Red wine and berries cut the risk of erectile dysfunction, study finds

Erectile dysfunction affects over half of middle-aged and older men

Men who consume red wine and blueberries and take regular exercise can cut their risk of developing erectile dysfunction by over a fifth, a new study has shown.

Scientists have identified that foods rich in certain flavonoids cut the risk of men experiencing the sexual problem which affects up to half of all middle-aged and older men. 

The foods with the greatest benefits include blueberries, cherries, blackberries, radishes and blackcurrant, which contain anthocyanins; as well as citrus fruits, which are packed with flavanones and flavones.

The study built on previous research which showed that exercise can reduce the risk of ED. Scientists have now found that eating a diet rich in flavonoids is as beneficial as walking briskly for up to five hours a week.

By exercising and eating flavonoid-rich foods, men can cut the risk of experience ED by 21 per cent.

Researchers also pinpointed that eating more fruit in general was linked to a 14 per cent reduction in the risk of developing ED.

The study, published in 'The American Journal of Clinical Nutrition', was carried out by researchers at the Harvard TH Chan School of Public Health and UEA’s Norwich Medical School.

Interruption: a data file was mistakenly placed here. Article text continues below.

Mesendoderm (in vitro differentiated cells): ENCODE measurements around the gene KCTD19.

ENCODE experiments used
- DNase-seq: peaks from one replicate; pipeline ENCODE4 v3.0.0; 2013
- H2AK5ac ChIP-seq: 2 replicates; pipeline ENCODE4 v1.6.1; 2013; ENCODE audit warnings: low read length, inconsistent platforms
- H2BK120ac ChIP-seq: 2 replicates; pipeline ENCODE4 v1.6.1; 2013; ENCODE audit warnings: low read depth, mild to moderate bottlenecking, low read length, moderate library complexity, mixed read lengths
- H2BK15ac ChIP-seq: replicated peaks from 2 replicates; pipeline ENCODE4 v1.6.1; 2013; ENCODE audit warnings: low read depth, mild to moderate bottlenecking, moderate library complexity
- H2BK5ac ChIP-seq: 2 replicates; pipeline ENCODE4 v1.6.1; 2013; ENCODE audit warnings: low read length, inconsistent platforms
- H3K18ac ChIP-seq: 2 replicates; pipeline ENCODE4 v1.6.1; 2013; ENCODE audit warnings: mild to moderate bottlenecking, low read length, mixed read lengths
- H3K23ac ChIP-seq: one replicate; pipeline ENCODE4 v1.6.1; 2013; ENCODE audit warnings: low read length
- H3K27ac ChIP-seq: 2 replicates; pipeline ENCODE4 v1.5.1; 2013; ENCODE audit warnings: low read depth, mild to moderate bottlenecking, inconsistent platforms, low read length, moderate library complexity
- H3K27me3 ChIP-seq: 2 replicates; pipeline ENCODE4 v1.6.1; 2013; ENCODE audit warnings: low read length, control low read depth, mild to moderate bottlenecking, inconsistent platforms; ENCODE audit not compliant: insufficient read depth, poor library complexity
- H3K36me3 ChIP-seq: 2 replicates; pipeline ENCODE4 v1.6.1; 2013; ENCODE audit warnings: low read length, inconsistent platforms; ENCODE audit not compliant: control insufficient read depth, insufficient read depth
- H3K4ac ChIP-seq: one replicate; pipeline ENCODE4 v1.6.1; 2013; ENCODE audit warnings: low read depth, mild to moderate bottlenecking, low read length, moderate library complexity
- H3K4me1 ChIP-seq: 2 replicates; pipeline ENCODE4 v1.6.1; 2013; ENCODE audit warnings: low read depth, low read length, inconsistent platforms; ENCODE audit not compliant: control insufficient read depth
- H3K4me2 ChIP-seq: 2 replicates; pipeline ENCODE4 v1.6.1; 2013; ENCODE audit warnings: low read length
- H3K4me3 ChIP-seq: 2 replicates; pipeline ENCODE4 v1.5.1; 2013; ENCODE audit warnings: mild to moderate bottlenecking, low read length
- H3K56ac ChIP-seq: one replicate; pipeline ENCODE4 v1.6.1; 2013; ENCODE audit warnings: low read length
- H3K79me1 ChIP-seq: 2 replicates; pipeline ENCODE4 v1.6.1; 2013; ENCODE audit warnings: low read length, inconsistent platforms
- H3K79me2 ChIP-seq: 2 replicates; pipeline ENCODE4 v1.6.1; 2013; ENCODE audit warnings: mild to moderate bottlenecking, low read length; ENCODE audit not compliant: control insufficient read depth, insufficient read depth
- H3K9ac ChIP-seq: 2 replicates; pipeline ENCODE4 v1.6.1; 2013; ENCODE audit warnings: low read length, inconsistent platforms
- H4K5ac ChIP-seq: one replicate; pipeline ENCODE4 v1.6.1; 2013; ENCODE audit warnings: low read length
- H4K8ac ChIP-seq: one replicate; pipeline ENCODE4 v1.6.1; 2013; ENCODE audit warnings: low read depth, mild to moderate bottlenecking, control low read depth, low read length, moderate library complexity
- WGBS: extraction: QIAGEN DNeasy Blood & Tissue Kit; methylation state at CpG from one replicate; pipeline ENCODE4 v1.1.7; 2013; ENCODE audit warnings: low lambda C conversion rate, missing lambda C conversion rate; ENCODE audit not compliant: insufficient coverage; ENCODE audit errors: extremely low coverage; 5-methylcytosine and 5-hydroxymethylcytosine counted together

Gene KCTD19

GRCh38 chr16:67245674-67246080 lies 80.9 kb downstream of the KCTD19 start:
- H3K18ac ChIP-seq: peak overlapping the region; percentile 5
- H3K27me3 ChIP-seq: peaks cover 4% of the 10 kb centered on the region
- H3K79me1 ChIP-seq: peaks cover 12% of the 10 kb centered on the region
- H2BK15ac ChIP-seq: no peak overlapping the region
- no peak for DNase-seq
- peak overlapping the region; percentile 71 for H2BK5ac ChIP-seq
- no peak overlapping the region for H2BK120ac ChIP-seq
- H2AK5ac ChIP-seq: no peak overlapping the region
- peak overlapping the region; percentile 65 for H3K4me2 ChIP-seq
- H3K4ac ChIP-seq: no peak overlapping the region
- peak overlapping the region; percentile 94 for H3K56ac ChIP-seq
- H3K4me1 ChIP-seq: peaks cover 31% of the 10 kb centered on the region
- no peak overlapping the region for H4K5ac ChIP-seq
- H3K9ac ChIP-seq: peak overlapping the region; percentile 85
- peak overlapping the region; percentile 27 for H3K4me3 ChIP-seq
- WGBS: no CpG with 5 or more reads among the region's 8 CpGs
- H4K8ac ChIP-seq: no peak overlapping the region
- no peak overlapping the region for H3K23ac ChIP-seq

To make their findings, researchers assessed data collected since 1986 on over 50,000 middle-aged men. Particpants were asked about their ability to have and maintain an erection sufficient for having sex. The men were also questioned about their diet every four years.

The men who consumed high levels of anthocyanins and flavanones, and who were also physically active, had the lowest risk of erectile dysfunction, the study found. 

The evidence also showed that more than a third of men said they struggled with new onset ED, but those who ate a diet full of anthocyanins, flavones and flavanones were less likely to suffer the condition.

Lead researcher Prof Aedin Cassidy from UEA said that flavanoids are present in many foods and drinks including fruits, vegetables, tea, herbs and wine. 

"In terms of quantities, we’re talking just a few portions a week," she said. 

"The top sources of anthocyanins, flavones and flavanones consumed in the US are strawberries, blueberries, red wine, apples, pears, and citrus products."

"We also found that the benefits were strongest among younger men," she added.

Dr Eric Rimm, senior author on the study and a professor of epidemiology and nutrition at the Harvard TH Chan School of Public Health, said: "As well as improving sexual health for middle-aged men, there is another important benefit linked to heart health. Erectile dysfunction is often an early barometer of poor vascular function and offers a critical opportunity to intervene and prevent cardiovascular disease, heart attack and even death.

"Men with erectile dysfunction are likely to be highly motivated to make healthier lifestyle choices, such as exercising more and eating the right foods – which would greatly benefit their long-term cardiovascular health as well."